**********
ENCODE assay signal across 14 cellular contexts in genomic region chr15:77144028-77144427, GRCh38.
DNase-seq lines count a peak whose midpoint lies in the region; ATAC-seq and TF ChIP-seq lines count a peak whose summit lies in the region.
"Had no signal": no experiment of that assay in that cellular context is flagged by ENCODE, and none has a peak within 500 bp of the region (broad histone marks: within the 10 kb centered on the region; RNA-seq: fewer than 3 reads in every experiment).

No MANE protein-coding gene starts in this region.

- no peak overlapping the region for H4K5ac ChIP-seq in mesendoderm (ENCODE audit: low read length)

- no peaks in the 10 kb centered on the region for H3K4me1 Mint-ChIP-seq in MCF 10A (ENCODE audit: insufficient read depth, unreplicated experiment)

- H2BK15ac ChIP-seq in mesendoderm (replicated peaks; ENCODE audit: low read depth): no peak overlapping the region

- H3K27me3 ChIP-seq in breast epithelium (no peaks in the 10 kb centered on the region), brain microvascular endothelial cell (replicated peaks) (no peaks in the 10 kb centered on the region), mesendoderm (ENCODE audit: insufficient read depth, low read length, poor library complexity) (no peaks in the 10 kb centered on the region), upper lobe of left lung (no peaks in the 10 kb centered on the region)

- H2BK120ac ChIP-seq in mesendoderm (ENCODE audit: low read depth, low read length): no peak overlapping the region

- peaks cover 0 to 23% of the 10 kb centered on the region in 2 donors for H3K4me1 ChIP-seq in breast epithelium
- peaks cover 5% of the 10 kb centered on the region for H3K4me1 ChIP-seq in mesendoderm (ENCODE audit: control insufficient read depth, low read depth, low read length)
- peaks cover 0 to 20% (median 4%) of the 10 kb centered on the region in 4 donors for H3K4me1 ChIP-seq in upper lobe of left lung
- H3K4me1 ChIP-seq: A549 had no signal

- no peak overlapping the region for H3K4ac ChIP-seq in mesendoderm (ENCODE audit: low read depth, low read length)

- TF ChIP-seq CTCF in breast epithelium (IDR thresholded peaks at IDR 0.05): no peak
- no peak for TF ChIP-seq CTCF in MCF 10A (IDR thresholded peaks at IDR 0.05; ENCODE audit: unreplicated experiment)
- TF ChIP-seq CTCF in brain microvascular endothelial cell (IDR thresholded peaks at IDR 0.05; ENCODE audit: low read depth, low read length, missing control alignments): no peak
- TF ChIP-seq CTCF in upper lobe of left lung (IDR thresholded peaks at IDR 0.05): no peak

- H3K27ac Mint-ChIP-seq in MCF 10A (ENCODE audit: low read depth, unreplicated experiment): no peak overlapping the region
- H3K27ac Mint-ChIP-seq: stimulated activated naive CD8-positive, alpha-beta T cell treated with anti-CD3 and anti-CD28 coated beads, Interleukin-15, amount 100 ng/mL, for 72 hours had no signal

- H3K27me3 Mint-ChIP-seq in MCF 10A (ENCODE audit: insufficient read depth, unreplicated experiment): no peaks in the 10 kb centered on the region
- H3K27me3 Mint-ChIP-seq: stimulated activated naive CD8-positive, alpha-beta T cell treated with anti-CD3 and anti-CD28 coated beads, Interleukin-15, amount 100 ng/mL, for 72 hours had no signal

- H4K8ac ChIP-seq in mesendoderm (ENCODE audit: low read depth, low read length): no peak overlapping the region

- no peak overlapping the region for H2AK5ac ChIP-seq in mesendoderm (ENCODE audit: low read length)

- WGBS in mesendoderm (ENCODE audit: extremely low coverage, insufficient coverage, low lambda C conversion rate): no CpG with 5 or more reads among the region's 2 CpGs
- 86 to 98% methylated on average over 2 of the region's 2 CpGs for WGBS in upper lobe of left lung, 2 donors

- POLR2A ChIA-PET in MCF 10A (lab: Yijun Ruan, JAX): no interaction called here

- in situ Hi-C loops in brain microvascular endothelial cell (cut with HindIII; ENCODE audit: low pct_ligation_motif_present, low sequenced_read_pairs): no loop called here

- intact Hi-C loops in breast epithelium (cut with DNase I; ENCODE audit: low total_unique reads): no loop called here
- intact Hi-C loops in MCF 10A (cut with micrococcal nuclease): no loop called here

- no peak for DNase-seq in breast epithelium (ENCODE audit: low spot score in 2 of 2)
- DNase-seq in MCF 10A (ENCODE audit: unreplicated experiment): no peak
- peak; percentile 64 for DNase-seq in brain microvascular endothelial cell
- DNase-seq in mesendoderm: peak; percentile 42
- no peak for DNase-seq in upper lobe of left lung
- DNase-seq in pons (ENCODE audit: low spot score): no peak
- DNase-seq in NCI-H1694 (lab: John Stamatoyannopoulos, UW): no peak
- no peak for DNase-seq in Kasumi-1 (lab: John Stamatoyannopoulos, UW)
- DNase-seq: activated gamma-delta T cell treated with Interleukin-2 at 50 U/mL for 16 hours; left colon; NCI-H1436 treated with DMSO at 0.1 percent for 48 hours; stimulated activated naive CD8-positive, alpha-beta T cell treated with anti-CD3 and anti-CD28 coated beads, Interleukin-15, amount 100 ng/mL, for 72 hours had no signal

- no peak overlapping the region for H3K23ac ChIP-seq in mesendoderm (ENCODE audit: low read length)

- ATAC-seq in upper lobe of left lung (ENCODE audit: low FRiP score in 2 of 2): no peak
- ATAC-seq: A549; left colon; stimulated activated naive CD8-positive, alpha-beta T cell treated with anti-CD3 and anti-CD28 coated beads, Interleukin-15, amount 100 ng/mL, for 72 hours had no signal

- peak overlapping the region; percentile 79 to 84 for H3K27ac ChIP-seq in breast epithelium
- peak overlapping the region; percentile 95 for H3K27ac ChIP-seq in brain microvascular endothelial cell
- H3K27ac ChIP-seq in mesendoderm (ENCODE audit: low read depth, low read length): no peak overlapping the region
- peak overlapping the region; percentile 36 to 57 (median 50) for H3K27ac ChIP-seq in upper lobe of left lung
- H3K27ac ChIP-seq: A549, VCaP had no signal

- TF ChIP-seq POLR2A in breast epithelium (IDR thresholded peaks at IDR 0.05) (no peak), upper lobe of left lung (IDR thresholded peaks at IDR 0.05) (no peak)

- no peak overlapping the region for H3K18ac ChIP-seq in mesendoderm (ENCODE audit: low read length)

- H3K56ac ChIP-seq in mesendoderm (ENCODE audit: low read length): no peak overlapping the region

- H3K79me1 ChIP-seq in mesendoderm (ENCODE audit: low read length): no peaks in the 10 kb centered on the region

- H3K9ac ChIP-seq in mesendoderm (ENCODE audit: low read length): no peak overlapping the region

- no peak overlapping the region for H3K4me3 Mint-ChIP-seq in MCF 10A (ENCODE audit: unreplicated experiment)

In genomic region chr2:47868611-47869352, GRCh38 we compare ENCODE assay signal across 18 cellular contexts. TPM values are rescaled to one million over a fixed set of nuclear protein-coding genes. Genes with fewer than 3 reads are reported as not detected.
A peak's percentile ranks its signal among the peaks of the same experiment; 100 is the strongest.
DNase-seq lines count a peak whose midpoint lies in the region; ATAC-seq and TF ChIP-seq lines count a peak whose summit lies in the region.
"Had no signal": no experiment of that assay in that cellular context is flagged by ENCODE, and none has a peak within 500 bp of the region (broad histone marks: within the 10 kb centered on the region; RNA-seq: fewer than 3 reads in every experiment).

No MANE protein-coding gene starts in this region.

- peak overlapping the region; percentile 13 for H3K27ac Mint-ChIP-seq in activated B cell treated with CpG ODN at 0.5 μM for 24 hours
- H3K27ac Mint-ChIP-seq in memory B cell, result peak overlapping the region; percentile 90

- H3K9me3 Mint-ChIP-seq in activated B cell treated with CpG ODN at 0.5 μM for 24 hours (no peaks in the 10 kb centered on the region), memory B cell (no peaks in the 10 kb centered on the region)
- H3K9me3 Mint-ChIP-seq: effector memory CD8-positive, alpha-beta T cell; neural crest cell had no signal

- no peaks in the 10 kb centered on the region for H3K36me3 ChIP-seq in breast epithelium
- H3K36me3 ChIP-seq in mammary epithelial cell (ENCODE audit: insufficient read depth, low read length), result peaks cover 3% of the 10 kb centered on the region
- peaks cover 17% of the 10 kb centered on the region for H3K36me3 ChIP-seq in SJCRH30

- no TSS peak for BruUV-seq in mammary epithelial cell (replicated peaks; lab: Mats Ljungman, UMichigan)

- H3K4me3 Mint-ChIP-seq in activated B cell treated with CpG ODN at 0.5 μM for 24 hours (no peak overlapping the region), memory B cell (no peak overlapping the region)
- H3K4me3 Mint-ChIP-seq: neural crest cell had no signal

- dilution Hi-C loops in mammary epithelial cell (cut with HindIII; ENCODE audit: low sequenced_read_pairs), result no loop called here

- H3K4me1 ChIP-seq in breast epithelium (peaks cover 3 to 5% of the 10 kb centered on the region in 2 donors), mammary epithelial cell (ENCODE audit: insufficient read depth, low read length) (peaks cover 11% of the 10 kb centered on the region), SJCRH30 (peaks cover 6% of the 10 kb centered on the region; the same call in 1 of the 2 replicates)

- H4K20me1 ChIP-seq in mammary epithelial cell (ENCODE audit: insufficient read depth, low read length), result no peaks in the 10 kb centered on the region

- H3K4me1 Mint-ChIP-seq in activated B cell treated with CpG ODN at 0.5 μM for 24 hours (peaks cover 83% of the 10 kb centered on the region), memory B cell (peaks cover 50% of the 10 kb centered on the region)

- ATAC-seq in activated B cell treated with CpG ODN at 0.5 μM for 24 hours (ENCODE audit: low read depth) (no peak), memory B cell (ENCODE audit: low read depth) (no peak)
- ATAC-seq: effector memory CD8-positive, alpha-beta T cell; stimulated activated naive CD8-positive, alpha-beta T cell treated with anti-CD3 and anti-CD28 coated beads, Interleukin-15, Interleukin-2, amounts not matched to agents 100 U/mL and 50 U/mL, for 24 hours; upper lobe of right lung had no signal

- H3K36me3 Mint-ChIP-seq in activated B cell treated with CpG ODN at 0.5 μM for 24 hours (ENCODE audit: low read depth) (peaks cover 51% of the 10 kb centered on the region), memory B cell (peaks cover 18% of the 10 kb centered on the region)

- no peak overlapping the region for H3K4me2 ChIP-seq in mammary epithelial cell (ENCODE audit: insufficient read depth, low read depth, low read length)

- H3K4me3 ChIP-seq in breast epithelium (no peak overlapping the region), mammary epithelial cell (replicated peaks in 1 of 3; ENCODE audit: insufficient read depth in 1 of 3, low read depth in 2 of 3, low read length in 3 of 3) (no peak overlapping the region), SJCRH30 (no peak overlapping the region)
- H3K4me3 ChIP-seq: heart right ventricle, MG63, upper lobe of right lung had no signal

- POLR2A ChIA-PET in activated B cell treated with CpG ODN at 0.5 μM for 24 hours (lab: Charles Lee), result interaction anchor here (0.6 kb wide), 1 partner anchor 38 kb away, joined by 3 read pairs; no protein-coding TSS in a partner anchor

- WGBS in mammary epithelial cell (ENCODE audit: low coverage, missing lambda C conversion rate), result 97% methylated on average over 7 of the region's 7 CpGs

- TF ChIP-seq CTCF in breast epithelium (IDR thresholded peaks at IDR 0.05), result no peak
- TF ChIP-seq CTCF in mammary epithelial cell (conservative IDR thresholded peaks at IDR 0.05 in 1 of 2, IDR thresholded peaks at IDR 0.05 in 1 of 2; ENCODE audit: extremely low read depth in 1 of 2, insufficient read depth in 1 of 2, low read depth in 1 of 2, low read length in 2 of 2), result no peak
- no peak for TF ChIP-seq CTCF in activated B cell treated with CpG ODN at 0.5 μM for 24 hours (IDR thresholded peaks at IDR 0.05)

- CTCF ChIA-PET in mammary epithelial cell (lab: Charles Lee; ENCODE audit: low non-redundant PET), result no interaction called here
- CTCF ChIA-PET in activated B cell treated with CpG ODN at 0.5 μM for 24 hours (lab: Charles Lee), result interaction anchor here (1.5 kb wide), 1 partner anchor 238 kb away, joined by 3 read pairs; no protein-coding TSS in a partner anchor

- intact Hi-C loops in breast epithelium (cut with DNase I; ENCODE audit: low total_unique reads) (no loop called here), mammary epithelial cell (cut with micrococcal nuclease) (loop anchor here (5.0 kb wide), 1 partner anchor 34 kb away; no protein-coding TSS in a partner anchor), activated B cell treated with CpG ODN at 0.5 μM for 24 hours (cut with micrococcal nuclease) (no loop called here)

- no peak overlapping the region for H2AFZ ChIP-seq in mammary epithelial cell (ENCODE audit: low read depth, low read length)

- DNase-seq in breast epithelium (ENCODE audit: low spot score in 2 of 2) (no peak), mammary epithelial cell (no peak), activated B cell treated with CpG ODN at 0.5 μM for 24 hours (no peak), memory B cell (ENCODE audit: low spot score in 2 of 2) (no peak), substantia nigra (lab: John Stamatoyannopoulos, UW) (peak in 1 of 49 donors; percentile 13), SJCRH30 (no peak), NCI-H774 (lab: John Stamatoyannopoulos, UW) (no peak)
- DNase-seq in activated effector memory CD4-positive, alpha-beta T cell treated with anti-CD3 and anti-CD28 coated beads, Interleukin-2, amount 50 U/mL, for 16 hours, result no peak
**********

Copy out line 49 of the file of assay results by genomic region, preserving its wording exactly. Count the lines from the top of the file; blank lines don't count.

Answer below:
- no peak overlapping the region for H3K18ac ChIP-seq in mesendoderm (ENCODE audit: low read length)